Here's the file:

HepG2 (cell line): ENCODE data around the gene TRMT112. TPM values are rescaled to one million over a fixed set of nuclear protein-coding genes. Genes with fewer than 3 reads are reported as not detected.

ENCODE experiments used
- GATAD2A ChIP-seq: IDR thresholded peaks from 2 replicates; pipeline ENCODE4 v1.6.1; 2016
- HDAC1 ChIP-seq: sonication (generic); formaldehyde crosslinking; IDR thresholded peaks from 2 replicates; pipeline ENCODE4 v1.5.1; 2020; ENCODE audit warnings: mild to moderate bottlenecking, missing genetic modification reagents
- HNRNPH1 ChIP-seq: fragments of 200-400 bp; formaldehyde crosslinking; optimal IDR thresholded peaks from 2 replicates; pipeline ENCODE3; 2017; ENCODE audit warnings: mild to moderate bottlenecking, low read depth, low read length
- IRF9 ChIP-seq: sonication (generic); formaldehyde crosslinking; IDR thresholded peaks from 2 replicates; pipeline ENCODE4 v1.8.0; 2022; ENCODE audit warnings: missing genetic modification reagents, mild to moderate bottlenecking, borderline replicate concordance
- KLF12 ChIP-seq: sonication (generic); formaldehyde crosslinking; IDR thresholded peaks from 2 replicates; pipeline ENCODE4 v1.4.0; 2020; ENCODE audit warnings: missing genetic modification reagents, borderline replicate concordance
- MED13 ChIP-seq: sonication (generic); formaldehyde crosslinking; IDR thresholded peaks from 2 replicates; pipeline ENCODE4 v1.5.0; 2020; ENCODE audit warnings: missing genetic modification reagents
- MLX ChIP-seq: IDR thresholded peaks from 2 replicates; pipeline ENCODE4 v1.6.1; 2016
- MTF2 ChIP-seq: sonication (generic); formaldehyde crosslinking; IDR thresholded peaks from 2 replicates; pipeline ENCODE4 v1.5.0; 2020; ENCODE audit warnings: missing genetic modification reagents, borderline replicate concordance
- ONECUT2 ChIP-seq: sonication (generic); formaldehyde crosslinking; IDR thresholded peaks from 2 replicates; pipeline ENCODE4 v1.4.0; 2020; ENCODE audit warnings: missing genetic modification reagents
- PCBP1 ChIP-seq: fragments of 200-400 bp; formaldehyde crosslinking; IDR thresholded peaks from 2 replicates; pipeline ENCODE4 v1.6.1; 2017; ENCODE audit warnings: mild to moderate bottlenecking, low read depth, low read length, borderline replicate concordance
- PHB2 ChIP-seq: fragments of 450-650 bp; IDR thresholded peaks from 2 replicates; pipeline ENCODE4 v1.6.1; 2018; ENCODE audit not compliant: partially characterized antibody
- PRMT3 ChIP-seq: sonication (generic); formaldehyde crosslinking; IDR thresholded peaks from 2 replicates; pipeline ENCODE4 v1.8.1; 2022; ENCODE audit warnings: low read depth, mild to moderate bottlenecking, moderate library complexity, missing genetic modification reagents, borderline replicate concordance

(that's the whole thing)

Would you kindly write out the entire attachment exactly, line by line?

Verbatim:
HepG2 (cell line): ENCODE data around the gene TRMT112. TPM values are rescaled to one million over a fixed set of nuclear protein-coding genes. Genes with fewer than 3 reads are reported as not detected.

ENCODE experiments used
- GATAD2A ChIP-seq: IDR thresholded peaks from 2 replicates; pipeline ENCODE4 v1.6.1; 2016
- HDAC1 ChIP-seq: sonication (generic); formaldehyde crosslinking; IDR thresholded peaks from 2 replicates; pipeline ENCODE4 v1.5.1; 2020; ENCODE audit warnings: mild to moderate bottlenecking, missing genetic modification reagents
- HNRNPH1 ChIP-seq: fragments of 200-400 bp; formaldehyde crosslinking; optimal IDR thresholded peaks from 2 replicates; pipeline ENCODE3; 2017; ENCODE audit warnings: mild to moderate bottlenecking, low read depth, low read length
- IRF9 ChIP-seq: sonication (generic); formaldehyde crosslinking; IDR thresholded peaks from 2 replicates; pipeline ENCODE4 v1.8.0; 2022; ENCODE audit warnings: missing genetic modification reagents, mild to moderate bottlenecking, borderline replicate concordance
- KLF12 ChIP-seq: sonication (generic); formaldehyde crosslinking; IDR thresholded peaks from 2 replicates; pipeline ENCODE4 v1.4.0; 2020; ENCODE audit warnings: missing genetic modification reagents, borderline replicate concordance
- MED13 ChIP-seq: sonication (generic); formaldehyde crosslinking; IDR thresholded peaks from 2 replicates; pipeline ENCODE4 v1.5.0; 2020; ENCODE audit warnings: missing genetic modification reagents
- MLX ChIP-seq: IDR thresholded peaks from 2 replicates; pipeline ENCODE4 v1.6.1; 2016
- MTF2 ChIP-seq: sonication (generic); formaldehyde crosslinking; IDR thresholded peaks from 2 replicates; pipeline ENCODE4 v1.5.0; 2020; ENCODE audit warnings: missing genetic modification reagents, borderline replicate concordance
- ONECUT2 ChIP-seq: sonication (generic); formaldehyde crosslinking; IDR thresholded peaks from 2 replicates; pipeline ENCODE4 v1.4.0; 2020; ENCODE audit warnings: missing genetic modification reagents
- PCBP1 ChIP-seq: fragments of 200-400 bp; formaldehyde crosslinking; IDR thresholded peaks from 2 replicates; pipeline ENCODE4 v1.6.1; 2017; ENCODE audit warnings: mild to moderate bottlenecking, low read depth, low read length, borderline replicate concordance
- PHB2 ChIP-seq: fragments of 450-650 bp; IDR thresholded peaks from 2 replicates; pipeline ENCODE4 v1.6.1; 2018; ENCODE audit not compliant: partially characterized antibody
- PRMT3 ChIP-seq: sonication (generic); formaldehyde crosslinking; IDR thresholded peaks from 2 replicates; pipeline ENCODE4 v1.8.1; 2022; ENCODE audit warnings: low read depth, mild to moderate bottlenecking, moderate library complexity, missing genetic modification reagents, borderline replicate concordance